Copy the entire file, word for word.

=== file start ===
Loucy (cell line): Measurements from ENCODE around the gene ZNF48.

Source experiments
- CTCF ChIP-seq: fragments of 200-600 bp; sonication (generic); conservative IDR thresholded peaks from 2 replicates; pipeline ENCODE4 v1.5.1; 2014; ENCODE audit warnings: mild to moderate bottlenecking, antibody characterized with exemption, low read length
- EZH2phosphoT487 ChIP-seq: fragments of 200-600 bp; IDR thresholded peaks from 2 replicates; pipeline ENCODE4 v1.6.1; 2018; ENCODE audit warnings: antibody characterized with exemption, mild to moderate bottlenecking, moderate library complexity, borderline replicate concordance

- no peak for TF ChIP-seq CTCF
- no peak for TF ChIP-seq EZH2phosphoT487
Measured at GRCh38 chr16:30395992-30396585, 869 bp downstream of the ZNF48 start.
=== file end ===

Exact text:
Loucy (cell line): Measurements from ENCODE around the gene ZNF48.

Source experiments
- CTCF ChIP-seq: fragments of 200-600 bp; sonication (generic); conservative IDR thresholded peaks from 2 replicates; pipeline ENCODE4 v1.5.1; 2014; ENCODE audit warnings: mild to moderate bottlenecking, antibody characterized with exemption, low read length
- EZH2phosphoT487 ChIP-seq: fragments of 200-600 bp; IDR thresholded peaks from 2 replicates; pipeline ENCODE4 v1.6.1; 2018; ENCODE audit warnings: antibody characterized with exemption, mild to moderate bottlenecking, moderate library complexity, borderline replicate concordance

- no peak for TF ChIP-seq CTCF
- no peak for TF ChIP-seq EZH2phosphoT487
Measured at GRCh38 chr16:30395992-30396585, 869 bp downstream of the ZNF48 start.